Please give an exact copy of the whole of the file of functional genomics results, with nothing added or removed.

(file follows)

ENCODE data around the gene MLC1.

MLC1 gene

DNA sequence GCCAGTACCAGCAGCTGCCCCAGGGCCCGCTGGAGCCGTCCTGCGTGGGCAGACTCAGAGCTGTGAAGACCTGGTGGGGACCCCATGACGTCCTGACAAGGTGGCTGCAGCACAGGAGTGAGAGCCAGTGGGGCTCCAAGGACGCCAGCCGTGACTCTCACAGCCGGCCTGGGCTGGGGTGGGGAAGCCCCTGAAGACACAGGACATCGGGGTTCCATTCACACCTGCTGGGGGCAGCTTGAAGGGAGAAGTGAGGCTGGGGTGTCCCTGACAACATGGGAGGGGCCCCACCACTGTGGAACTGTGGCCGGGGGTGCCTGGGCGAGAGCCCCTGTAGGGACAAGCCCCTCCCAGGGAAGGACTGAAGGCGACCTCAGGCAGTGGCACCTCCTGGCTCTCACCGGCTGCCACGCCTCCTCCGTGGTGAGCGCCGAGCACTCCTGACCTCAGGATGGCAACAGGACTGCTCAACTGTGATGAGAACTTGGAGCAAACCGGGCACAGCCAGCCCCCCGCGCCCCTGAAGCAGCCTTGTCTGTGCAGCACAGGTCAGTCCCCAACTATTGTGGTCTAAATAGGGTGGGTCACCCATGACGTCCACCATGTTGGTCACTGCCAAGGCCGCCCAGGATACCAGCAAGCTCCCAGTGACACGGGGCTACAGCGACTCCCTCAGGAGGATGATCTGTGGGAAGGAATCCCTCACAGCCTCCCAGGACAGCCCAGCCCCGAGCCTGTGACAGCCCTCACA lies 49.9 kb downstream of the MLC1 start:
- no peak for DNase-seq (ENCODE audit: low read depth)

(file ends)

ENCODE data around the gene MLC1.

MLC1 gene

DNA sequence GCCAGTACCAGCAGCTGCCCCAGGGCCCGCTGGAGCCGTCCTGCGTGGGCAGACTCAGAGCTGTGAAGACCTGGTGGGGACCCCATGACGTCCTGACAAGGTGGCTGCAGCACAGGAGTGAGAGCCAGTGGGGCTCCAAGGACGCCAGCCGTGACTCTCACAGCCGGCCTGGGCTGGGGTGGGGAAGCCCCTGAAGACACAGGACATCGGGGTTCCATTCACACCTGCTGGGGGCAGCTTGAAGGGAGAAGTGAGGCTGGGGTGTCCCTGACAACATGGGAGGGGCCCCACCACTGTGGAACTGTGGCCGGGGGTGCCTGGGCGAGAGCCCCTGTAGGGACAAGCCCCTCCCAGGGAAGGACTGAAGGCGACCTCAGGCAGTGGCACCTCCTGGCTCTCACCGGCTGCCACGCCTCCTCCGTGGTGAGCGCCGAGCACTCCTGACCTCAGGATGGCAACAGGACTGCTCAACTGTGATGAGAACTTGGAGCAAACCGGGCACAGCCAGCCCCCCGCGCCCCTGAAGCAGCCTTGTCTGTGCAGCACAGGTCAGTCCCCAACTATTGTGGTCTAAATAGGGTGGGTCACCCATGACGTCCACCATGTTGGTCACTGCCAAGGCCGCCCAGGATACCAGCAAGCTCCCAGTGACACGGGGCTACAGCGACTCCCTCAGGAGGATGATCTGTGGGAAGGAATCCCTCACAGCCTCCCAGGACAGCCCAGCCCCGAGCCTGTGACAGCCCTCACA lies 49.9 kb downstream of the MLC1 start:
- no peak for DNase-seq (ENCODE audit: low read depth)